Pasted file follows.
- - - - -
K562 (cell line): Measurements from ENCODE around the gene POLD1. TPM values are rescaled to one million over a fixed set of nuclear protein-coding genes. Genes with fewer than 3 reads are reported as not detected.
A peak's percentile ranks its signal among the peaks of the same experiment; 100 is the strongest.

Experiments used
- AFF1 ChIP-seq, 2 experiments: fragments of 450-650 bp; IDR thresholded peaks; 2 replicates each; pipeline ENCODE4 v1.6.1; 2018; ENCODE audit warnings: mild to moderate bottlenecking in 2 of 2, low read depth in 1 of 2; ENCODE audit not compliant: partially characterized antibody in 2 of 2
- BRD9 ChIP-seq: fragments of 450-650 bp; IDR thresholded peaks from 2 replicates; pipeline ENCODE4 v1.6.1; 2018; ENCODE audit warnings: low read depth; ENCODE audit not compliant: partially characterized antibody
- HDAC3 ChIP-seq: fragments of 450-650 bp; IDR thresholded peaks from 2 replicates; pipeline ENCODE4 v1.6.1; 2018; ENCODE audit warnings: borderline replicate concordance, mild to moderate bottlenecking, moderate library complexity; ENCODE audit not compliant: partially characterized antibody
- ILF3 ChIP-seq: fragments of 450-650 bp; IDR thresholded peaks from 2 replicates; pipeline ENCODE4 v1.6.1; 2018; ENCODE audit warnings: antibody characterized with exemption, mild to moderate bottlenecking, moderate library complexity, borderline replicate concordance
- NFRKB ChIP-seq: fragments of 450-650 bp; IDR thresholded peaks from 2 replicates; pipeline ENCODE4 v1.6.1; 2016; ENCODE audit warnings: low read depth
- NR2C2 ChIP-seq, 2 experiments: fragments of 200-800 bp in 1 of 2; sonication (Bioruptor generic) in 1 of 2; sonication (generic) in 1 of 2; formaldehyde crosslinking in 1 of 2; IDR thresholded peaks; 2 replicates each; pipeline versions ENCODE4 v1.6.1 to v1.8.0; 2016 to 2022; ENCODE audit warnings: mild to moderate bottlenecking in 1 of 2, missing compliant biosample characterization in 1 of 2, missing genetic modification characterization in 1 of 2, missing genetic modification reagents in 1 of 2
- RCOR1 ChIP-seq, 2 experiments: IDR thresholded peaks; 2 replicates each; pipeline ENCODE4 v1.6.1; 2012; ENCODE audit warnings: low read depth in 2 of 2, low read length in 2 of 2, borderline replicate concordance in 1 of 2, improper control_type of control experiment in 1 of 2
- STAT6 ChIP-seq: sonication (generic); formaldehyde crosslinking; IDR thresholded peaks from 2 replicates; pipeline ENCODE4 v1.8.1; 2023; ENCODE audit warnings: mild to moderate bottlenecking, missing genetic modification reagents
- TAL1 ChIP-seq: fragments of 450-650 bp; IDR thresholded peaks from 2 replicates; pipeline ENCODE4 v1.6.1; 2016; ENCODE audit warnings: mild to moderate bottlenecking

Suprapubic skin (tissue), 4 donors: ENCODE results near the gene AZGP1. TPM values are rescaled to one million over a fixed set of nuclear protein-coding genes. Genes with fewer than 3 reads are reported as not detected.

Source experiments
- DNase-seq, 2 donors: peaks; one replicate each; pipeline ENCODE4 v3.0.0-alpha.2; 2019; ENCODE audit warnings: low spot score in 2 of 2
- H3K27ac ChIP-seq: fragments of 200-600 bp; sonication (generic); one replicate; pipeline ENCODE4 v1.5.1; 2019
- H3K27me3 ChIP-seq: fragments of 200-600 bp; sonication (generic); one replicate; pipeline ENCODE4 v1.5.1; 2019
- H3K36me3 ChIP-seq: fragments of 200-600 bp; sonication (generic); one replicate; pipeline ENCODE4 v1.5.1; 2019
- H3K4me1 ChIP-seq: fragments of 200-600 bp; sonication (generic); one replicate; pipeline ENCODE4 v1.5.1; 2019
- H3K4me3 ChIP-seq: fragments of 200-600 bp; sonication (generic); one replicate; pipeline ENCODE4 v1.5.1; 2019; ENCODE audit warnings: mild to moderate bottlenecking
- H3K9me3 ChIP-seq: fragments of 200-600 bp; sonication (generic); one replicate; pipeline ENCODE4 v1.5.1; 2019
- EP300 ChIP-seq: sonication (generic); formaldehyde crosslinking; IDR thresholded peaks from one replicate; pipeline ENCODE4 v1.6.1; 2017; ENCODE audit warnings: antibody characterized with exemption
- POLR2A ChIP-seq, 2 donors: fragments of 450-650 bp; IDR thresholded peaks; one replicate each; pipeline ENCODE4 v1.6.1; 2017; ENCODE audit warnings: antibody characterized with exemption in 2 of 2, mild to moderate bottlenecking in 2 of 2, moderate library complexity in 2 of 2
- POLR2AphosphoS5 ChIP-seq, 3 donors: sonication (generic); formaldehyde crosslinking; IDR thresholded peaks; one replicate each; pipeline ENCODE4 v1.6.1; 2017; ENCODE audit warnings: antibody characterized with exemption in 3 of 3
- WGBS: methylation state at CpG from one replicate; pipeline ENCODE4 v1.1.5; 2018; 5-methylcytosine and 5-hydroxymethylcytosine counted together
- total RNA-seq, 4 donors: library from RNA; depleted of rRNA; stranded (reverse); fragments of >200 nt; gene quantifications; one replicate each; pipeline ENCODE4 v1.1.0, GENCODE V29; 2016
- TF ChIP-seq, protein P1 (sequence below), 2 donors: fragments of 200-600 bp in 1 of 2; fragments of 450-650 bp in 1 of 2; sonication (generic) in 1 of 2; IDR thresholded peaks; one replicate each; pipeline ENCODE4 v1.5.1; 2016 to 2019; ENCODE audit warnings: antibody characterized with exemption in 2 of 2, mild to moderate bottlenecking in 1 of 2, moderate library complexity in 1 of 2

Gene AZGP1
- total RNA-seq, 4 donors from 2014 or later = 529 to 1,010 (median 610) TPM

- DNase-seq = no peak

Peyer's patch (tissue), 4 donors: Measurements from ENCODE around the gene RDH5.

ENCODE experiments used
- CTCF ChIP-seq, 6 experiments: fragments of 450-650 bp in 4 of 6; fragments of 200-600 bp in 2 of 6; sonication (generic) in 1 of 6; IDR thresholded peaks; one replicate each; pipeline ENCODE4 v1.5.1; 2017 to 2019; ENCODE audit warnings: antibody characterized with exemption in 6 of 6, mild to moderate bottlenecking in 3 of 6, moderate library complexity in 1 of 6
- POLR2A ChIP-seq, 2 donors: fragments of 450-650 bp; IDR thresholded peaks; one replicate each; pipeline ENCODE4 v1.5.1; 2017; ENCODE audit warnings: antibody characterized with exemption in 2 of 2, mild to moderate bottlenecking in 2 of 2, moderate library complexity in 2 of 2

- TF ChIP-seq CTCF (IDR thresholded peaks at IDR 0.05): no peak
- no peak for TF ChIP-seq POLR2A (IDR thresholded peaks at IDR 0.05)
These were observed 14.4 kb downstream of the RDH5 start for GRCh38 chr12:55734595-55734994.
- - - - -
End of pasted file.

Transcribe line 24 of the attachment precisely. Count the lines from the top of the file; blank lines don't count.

- POLR2AphosphoS5 ChIP-seq, 3 donors: sonication (generic); formaldehyde crosslinking; IDR thresholded peaks; one replicate each; pipeline ENCODE4 v1.6.1; 2017; ENCODE audit warnings: antibody characterized with exemption in 3 of 3